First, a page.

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Top Places to Work

Secrets of success from the 10 Top Places to Work all-stars

Tips on how to keep employees happy, from the 10 companies that have made the list all 10 years.

Domenic Bahmann

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We launched our Top Places to Work survey in 2008, just as the country was settling into its worst recession since the Great Depression.

Our timing couldn’t have been worse — or so we thought. Companies were cutting jobs. Talking about how great your workplace was not on most people’s minds. I was the Globe’s business editor at the time, and we wondered if this would be the first  and last  issue of Top Places to Work.

But you surprised us. Though the Great Recession wouldn’t let up until 2009, followed by agonizingly slow growth, participation in our Top Places survey increased because companies knew the importance of treating their employees well in good times and bad.


Over the past decade, we’ve surveyed nearly 766,000 employees and honored 394 companies. Ten businesses have made the list every year (see list below). And in honor of our 10th survey, in addition to presenting our usual rankings, we set out to find these overachievers’ secrets of success. With apologies to author Stephen Covey, here are five highly effective habits of our most honored Top Places to Work.

Help your employees grow. The 10 companies scored significantly higher than other organizations surveyed on employee development. These employers not only help workers get advanced degrees but also offer extensive internal professional training programs. Child care provider Bright Horizons Family Solutions, for example, offers an online university with 125 training modules, while consulting firm Analysis Group provides over 200 annual trainings in communications, management, leadership, presentation, and other skills.

Why so much investment in career development? “I look at every person who works at the firm as someone who could be running the company someday,” explains Analysis Group chief executive Martha Samuelson.


> SEE THE LISTS OF 2017 WINNERS HERE: Largest | Large | Medium | Small | More on methodology | The full report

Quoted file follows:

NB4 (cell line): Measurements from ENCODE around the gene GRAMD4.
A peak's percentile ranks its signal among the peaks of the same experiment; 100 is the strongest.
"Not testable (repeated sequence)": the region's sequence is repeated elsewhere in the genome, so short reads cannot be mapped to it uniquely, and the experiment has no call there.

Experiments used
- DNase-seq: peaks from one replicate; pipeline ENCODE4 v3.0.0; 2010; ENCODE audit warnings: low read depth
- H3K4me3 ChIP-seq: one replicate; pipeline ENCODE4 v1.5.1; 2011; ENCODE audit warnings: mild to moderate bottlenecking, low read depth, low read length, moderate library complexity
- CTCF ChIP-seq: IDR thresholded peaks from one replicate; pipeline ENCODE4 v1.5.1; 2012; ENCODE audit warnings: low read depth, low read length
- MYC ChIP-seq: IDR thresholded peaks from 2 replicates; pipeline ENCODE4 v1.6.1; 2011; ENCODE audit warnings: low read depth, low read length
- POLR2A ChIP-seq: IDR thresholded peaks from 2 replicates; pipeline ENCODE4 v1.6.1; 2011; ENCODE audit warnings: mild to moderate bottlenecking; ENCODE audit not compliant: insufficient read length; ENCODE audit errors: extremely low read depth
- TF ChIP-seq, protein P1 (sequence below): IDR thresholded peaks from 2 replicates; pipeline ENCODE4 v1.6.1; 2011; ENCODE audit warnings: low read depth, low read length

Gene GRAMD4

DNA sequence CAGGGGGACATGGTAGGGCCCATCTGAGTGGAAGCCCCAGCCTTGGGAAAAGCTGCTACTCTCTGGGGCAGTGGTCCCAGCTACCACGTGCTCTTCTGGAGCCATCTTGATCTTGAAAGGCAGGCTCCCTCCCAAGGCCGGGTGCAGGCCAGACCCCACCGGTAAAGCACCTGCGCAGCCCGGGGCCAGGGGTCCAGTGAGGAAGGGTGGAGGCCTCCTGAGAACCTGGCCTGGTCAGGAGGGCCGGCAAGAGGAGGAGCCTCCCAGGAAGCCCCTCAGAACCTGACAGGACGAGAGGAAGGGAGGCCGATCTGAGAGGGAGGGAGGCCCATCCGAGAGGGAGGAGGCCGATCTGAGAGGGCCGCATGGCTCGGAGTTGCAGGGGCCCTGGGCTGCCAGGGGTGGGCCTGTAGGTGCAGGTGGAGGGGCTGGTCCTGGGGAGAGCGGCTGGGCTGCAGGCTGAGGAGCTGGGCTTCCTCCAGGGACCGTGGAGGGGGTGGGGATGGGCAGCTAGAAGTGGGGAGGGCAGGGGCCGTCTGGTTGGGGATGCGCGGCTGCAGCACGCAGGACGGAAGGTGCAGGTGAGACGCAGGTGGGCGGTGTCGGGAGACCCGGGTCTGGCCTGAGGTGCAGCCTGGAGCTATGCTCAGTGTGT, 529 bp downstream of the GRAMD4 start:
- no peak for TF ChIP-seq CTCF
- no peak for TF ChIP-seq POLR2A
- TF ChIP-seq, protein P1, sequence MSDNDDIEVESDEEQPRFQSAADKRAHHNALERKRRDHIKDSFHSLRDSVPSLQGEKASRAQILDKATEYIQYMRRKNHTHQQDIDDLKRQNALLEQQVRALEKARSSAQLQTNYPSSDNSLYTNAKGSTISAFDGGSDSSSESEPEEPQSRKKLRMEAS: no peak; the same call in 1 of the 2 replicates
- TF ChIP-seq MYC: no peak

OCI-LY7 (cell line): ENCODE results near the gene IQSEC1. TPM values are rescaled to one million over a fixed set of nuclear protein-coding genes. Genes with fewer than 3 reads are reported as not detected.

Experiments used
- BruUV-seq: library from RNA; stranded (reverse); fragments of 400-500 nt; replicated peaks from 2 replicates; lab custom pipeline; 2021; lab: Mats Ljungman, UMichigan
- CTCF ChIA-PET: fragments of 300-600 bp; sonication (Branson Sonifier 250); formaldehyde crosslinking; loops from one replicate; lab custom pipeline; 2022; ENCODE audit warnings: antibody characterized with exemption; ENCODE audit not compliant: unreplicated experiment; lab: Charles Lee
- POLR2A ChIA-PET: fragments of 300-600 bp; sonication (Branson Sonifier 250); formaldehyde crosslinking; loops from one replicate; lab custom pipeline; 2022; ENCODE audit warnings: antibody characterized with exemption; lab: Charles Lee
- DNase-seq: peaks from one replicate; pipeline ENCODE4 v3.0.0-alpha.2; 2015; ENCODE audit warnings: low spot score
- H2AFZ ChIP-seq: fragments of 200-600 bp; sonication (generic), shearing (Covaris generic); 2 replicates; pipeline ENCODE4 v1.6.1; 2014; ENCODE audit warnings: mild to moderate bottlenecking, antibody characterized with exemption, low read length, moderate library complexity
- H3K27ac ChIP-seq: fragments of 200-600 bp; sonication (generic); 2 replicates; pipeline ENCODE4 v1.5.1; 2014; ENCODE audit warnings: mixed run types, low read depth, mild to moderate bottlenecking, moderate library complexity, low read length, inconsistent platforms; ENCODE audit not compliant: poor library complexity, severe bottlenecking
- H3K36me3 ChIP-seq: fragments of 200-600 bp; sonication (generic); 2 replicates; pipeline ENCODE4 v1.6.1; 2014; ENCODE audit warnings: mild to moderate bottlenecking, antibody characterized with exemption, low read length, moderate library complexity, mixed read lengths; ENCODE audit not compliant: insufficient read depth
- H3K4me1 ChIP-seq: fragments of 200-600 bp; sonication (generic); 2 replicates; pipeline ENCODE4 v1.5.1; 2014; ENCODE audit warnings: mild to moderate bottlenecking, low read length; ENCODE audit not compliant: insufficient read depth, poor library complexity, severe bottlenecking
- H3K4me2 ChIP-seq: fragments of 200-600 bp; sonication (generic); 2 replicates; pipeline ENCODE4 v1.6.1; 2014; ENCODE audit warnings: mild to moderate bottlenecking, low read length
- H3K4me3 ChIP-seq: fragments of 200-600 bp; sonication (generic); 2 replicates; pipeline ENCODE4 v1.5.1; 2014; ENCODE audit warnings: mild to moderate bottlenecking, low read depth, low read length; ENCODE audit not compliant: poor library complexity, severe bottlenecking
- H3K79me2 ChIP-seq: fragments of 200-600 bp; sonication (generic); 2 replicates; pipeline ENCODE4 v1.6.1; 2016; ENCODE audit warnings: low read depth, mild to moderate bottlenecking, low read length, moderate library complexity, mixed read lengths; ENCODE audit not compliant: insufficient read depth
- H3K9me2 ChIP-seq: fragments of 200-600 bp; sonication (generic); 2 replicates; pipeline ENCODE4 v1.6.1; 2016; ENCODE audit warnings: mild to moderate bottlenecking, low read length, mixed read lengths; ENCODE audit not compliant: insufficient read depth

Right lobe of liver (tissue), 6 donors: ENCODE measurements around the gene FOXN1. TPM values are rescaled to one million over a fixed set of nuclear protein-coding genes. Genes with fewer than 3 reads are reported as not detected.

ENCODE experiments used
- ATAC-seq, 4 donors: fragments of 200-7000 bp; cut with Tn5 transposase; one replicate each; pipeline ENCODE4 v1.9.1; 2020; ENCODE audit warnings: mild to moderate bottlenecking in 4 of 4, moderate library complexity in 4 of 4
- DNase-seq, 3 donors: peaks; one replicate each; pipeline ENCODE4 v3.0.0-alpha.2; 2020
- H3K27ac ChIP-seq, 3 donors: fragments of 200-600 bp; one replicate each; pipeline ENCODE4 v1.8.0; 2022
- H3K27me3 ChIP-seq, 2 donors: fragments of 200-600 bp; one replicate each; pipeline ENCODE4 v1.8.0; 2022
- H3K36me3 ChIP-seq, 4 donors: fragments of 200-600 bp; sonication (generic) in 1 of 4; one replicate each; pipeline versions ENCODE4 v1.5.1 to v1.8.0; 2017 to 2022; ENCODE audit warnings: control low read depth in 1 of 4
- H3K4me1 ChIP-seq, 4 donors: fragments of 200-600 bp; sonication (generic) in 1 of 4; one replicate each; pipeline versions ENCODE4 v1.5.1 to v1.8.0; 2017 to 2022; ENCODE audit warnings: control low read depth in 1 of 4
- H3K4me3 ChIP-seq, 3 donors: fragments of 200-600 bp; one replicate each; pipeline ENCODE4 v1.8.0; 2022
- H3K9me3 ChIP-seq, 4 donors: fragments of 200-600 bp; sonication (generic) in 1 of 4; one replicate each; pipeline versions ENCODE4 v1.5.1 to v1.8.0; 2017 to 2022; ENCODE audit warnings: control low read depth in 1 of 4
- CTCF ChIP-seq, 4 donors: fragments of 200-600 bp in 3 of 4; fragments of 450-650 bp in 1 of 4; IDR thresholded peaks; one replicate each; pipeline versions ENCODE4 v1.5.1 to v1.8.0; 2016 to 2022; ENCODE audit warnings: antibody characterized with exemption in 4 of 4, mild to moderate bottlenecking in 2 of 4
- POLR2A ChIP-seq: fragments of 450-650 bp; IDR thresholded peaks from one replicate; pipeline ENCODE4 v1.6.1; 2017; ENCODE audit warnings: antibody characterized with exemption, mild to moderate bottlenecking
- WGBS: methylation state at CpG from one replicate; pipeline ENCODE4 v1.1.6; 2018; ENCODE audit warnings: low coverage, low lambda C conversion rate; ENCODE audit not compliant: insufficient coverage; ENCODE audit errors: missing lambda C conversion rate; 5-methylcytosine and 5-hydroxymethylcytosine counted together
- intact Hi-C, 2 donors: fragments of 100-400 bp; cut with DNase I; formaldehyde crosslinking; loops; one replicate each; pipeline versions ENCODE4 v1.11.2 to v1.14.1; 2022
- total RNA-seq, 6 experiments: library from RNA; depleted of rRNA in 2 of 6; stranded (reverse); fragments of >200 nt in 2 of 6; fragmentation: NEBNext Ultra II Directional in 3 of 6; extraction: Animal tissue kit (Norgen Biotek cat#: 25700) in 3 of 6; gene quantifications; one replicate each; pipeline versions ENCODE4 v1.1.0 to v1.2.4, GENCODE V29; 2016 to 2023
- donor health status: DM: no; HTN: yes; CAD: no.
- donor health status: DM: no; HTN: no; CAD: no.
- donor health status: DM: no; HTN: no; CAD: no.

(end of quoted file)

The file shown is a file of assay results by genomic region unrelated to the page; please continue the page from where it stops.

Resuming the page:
Keep things flexible. Employees value the ability to balance their work and personal lives, and the 10 companies also scored much higher in this category. They allow employees to telecommute, leave early for day care, or shift to reduced schedules after children are born.

Edward Jones, the financial advisory network, lets advisers set their own schedule, working when they want so they can accommodate activities such as coaching their kids’ Little League games. Institution for Savings, the Newburyport bank, offers employees “personal time off” in increments of as little as one hour for doctor’s appointments, children’s activities, or other personal matters.

The staffing firm WinterWyman takes working remotely so seriously that its IT team makes house calls to set up employees’ desktop computers, dual screens, and phones.

Stick with your people. When the Great Recession hit, executives at AEW Capital Management took pay cuts to avoid laying off staff. The real estate company also moved employees working in slow parts of the business to areas that were busier.

Instead of reducing retirement benefits during the downturn, Eastern Bank increased them. The company began offering a 3 percent contribution to 401(k)s, in addition to what employees paid, to alleviate some of the financial stress they may have been experiencing. (Oh yeah, this is on top of still offering a pension plan.) The bank also relied on a “transition pool,” where employees whose jobs were being cut could work at their current salaries while receiving skills training and assistance with job searches. The recession “pulled us together,” says Nancy Stager, Eastern’s executive vice president of human resources and charitable giving.


Maintain a “small company” culture. AEW Capital makes sure junior employees sit in on senior team committee meetings to see how the firm approaches opportunities and issues. Benchmark Senior Living, which provides senior care, has a fund to help employees and their families in times of need, such as when a fire ravages a home. The fund, created in 1997, has distributed close to $1.5 million in grants, including $352,000 in 2016 alone for everything from funeral expenses to medical bills. At Broad Reach Healthcare, which also provides senior care, every employee still gets a turkey at Thanksgiving and a holiday gift.

Make time for fun. Institution for Savings actually lists “fun” as one of its 13 values alongside trust, integrity, and teamwork. Its idea of fun? All-expense paid overnight hiking trips to the White Mountains, employee cooking classes, and an annual summer outing complete with lobster boil.

One of Commonwealth Financial Network’s mottos is “We like to play.” That means pickup basketball leagues, an ugly holiday sweater contest, yoga on the “beach” (actually the grassy space outside the office), and an annual indoor mini-golf tournament where departments design their own holes. But the showstopper is the Sunday River Club, which was also highlighted in the first issue of Top Places. The concept: Any employee who has been at the company three years or more can stay for free at one of founder Joe Deitch’s 11 vacation properties throughout the United States and the Caribbean.



> AEW Capital Management

> Analysis Group — No. 1 in 2013 and 2012

> Benchmark Senior Living

> Bright Horizons Family Solutions — No. 1 in 2016, 2013, 2011, 2010

> Broad Reach Healthcare/Liberty Commons

> Commonwealth Financial Network — No. 1 in 2008

> Edward Jones — No. 1 in 2008

> Eastern Bank Corp.

> Institution for Savings — No. 1 in 2014, 2013, 2011

> WinterWyman — No. 1 in 2009

Shirley Leung is a Boston Globe columnist. She can be reached at shirley.leung@globe.com. Follow her on Twitter @leung.